Last year the watchword was "defense," at least until McHale's big January trade with the Celtics brought over three new starters who either couldn't or wouldn't guard anybody. Since then, Casey's new theme has been "up-tempo," a concept made more alluring by this year's NBA Finals between Miami and Dallas. Without discounting the presence of Shaq or the return of coach Pat Riley, it was plain that Miami leapfrogged to a championship on the strength of swingman Dwyane Wade's open-court heroics. There are enough collegiate similarities between Wade and Foye for the Wolves to hope that lightning strikes twice. Both are about 6'4" and can dish, penetrate, rebound, and stick the open jumper. Both are hard-nosed, "good character" guys who highlighted their college careers with spectacular performances in the NCAA Tournament at the Metrodome.
Of course no one can reasonably expect Foye to be another Wade, which is why, when Casey expounds on his "up-tempo" paradigm, he cites not Miami but Dallas as the model—a team with several players who are comfortable handling the ball, who seize fast-break opportunities but can also ratchet up the pace through swift, improvised ball movement and better spacing. It's a system that casts KG as the Dirk Nowitzki-type fulcrum of the offense, but with a smarter and more flexible supporting cast.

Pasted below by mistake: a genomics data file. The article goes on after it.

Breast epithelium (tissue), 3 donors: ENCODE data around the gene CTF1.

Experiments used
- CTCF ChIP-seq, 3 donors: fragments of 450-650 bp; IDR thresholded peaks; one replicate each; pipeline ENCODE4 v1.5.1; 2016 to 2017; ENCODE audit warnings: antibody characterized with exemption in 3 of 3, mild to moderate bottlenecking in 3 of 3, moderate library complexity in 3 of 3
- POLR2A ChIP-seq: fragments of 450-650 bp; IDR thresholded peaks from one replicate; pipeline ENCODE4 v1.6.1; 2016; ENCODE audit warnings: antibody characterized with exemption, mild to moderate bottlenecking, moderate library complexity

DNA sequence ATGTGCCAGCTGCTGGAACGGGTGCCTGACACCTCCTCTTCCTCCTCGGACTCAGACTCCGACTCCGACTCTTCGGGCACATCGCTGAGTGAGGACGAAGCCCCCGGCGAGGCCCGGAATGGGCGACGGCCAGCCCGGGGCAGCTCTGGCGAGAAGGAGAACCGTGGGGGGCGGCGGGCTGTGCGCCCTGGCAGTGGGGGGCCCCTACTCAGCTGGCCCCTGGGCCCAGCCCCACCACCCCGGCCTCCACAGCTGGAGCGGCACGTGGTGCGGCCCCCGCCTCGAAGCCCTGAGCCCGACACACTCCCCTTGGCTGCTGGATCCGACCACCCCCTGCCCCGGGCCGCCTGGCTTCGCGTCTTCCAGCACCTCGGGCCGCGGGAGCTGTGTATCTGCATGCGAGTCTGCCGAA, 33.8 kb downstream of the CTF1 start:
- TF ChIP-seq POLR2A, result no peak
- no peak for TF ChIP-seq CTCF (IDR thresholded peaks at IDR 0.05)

Foye blends well into this scheme, but arguably no better than Brandon Roy, the swingman from the University of Washington who is two inches taller than Foye and who Casey, if you read between the lines of his draft-night comments, preferred over Foye. The comparison is significant because the Wolves actually drafted Roy and then traded him to Portland for Foye—chosen one pick later, and the player favored by McHale all along—and "cash considerations."
Those who have screamed for McHale's hide will no doubt monitor the progress of Foye versus Roy throughout the season. But the bigger picture concern is that Minnesota has about as much chance of approximating Dallas's depth of talent as Randy Foye has of becoming the next Dwyane Wade—especially now that last year's top pick, Rashad McCants, has been waylaid for much or all of the upcoming season with a microfracture of his knee.